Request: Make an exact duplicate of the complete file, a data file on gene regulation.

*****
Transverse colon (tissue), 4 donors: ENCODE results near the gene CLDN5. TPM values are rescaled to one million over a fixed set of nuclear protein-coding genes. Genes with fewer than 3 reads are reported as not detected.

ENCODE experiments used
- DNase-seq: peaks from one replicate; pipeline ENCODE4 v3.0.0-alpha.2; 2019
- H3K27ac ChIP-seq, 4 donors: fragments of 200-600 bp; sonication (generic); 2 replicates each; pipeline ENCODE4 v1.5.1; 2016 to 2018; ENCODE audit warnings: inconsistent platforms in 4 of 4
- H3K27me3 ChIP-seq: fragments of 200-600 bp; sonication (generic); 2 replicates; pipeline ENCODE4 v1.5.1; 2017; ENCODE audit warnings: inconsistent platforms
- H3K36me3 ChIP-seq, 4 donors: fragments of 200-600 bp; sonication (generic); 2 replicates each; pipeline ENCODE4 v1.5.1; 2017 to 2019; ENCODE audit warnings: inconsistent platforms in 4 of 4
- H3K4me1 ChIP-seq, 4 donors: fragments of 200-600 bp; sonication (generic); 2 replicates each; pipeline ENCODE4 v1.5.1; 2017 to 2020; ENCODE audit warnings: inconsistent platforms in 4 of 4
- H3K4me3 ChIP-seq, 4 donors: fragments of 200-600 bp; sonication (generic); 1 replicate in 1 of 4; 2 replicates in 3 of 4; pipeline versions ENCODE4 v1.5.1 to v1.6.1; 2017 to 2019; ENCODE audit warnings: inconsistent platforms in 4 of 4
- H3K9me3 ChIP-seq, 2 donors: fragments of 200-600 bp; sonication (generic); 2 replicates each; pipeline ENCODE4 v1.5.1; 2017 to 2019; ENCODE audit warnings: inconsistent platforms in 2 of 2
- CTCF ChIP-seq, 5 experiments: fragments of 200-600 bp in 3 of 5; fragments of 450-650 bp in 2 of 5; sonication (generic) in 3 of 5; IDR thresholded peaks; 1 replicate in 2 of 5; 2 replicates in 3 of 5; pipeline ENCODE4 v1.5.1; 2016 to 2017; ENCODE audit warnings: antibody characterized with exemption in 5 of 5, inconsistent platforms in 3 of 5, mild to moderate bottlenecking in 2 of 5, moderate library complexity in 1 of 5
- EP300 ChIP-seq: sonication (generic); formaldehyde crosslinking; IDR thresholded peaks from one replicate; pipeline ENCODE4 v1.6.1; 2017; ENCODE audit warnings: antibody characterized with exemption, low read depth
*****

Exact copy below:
Transverse colon (tissue), 4 donors: ENCODE results near the gene CLDN5. TPM values are rescaled to one million over a fixed set of nuclear protein-coding genes. Genes with fewer than 3 reads are reported as not detected.

ENCODE experiments used
- DNase-seq: peaks from one replicate; pipeline ENCODE4 v3.0.0-alpha.2; 2019
- H3K27ac ChIP-seq, 4 donors: fragments of 200-600 bp; sonication (generic); 2 replicates each; pipeline ENCODE4 v1.5.1; 2016 to 2018; ENCODE audit warnings: inconsistent platforms in 4 of 4
- H3K27me3 ChIP-seq: fragments of 200-600 bp; sonication (generic); 2 replicates; pipeline ENCODE4 v1.5.1; 2017; ENCODE audit warnings: inconsistent platforms
- H3K36me3 ChIP-seq, 4 donors: fragments of 200-600 bp; sonication (generic); 2 replicates each; pipeline ENCODE4 v1.5.1; 2017 to 2019; ENCODE audit warnings: inconsistent platforms in 4 of 4
- H3K4me1 ChIP-seq, 4 donors: fragments of 200-600 bp; sonication (generic); 2 replicates each; pipeline ENCODE4 v1.5.1; 2017 to 2020; ENCODE audit warnings: inconsistent platforms in 4 of 4
- H3K4me3 ChIP-seq, 4 donors: fragments of 200-600 bp; sonication (generic); 1 replicate in 1 of 4; 2 replicates in 3 of 4; pipeline versions ENCODE4 v1.5.1 to v1.6.1; 2017 to 2019; ENCODE audit warnings: inconsistent platforms in 4 of 4
- H3K9me3 ChIP-seq, 2 donors: fragments of 200-600 bp; sonication (generic); 2 replicates each; pipeline ENCODE4 v1.5.1; 2017 to 2019; ENCODE audit warnings: inconsistent platforms in 2 of 2
- CTCF ChIP-seq, 5 experiments: fragments of 200-600 bp in 3 of 5; fragments of 450-650 bp in 2 of 5; sonication (generic) in 3 of 5; IDR thresholded peaks; 1 replicate in 2 of 5; 2 replicates in 3 of 5; pipeline ENCODE4 v1.5.1; 2016 to 2017; ENCODE audit warnings: antibody characterized with exemption in 5 of 5, inconsistent platforms in 3 of 5, mild to moderate bottlenecking in 2 of 5, moderate library complexity in 1 of 5
- EP300 ChIP-seq: sonication (generic); formaldehyde crosslinking; IDR thresholded peaks from one replicate; pipeline ENCODE4 v1.6.1; 2017; ENCODE audit warnings: antibody characterized with exemption, low read depth